Relocating to Canada from the United States
For U.S. citizens who wish to live in another country, Canada can be a good choice because of its proximity and similar way of life. Though it’s often known for being a friendly place with universal healthcare, Canada has a lot more to offer new residents. Whether you’re new to the country or returning home, moving there can be easy if you’re prepared. Follow these 5 tips for the best moving experience.
1. Request personal identification and travel documents early
If you don’t already have an official U.S. Passport or a certified copy of your birth certificate, request these documents as soon as possible so you’ll have them in time. Processing times will vary and could take six months or more, and you can’t get into the country without them.
Crossing the border into Canada by car or boat will require proper identification to prove your U.S. citizenship, and most airlines will require a passport. You’ll need a passport and a visa if you plan to establish permanent residency or citizenship in Canada. Returning citizens will only need their Canadian passports.
Here are some other personal documents you might need depending on your situation:
- Marriage certificate or divorce papers
- Adoption certificates
- Driver’s license
- Auto insurance and car registration documents (if you’re importing a vehicle)
- School or college records
- Trade or professional certificates/licenses
- Previous employment documentation
Health and vaccination records
Learn more about the different processes on the Government of Canada’s immigration and citizenship website.
2. Apply for Express Entry if you qualify
Canada has a streamlined online process for skilled workers who wish to move to the country.
There are three different programs of Express Entry:
- Canadian Experience Class. For skilled workers who have worked in Canada within the last three years.
- Federal Skilled Worker Program. For skilled workers who have worked outside of Canada.
- Federal Skilled Trades Program. For workers qualified in a skilled trade who have a certificate or a job offer.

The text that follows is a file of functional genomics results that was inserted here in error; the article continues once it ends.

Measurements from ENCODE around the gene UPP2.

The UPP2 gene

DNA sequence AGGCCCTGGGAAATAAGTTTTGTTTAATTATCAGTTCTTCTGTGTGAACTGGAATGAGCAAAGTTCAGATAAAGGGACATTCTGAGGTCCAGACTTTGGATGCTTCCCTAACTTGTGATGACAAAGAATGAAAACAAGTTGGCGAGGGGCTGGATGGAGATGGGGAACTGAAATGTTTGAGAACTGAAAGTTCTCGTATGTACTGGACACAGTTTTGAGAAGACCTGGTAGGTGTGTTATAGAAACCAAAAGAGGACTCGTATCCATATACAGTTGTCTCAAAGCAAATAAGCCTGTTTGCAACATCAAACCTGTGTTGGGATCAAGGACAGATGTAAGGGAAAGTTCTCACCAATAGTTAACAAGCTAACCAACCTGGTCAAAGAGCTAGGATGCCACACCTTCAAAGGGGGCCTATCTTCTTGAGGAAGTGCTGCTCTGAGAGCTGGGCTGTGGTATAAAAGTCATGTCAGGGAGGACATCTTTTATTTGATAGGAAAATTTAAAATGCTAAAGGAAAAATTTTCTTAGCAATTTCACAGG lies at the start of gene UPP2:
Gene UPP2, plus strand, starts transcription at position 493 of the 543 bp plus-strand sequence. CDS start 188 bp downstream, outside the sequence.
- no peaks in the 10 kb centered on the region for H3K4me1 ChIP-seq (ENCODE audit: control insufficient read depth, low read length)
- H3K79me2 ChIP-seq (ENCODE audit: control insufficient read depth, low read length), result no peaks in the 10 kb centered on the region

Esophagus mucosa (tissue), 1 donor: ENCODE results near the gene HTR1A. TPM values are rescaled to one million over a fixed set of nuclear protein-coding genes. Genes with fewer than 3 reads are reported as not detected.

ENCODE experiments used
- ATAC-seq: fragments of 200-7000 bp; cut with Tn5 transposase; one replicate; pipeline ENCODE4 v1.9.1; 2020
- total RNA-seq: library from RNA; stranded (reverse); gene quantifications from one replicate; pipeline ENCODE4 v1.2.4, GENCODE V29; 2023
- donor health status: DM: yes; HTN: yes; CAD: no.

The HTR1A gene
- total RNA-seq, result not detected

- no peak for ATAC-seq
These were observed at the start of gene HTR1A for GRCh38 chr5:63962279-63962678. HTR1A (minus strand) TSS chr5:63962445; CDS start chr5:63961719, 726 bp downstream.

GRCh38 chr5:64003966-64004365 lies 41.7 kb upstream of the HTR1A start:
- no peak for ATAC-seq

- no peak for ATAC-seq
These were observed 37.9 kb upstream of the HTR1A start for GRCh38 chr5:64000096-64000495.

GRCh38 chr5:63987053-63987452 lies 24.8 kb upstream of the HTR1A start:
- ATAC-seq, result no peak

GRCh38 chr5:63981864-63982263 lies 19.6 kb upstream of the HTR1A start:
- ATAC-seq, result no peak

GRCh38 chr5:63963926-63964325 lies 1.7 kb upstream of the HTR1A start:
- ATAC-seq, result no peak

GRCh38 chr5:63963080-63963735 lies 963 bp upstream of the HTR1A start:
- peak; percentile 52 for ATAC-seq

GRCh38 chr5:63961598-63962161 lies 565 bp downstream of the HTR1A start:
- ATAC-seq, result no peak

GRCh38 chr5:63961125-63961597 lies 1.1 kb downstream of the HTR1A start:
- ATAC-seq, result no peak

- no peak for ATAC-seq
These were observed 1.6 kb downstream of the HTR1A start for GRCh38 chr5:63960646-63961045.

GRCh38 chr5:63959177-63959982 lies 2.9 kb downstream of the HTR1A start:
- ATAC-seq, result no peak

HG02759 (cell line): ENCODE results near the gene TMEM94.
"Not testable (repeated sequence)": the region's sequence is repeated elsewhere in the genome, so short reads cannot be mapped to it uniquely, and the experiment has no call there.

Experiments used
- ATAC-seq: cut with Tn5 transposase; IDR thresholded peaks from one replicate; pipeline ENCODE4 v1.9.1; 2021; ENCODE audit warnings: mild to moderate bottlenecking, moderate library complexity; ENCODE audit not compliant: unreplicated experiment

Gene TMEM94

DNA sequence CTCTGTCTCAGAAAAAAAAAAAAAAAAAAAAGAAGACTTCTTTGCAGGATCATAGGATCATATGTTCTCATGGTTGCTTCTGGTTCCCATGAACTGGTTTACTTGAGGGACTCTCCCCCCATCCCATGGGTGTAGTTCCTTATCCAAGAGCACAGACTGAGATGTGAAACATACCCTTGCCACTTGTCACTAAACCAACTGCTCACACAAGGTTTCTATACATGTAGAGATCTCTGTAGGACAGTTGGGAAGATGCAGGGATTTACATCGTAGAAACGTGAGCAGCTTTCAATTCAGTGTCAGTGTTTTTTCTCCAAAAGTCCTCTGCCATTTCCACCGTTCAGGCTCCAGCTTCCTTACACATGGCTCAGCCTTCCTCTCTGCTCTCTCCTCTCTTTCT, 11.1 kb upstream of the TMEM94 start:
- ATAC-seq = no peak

If you meet the criteria for one of the Express Entry programs, you can also apply for the Provincial Nominee Program to further speed up the process for residency. Through the program, provinces and territories of Canada can request or show preference for certain types of residents like students or skilled workers in a particular field.
3. Hire an experienced moving company
Making a long-distance move — especially to another country — can be stressful for anyone, so you need a company that can take the guesswork out of an international relocation.
You could drive a rental truck to Canada, but crossing the border with all your household belongings isn’t the best choice for everyone. And full-service moving companies that service Canada can have high prices and long delivery times.
Often, the easiest and most cost-effective way to move to (and from) Canada is with a moving service like U-Pack®.
Here’s how we work:
- We deliver the moving equipment to your door
- You load your belongings
- We handle the transportation
- Your shipment crosses into Canada with U-Pack
- U-Pack holds your shipment until you clear your items with Canadian customs
- We deliver your belongings to your new home, or you can unload at a local service center
U-Pack services moves to or from Alberta, British Columbia, Ontario, Manitoba and Quebec. You can check serviceability to your location when getting an online moving quote or by calling us at 844-362-5303844-594-3077.
Note: U-Pack does not provide service for intra-Canada moves.
4. Follow Customs rules for bringing or shipping belongings to Canada
When you’re relocating to Canada, you’re allowed to bring most household belongings with you. However, there are rules and regulations to determine what things will or won’t have a duty fee.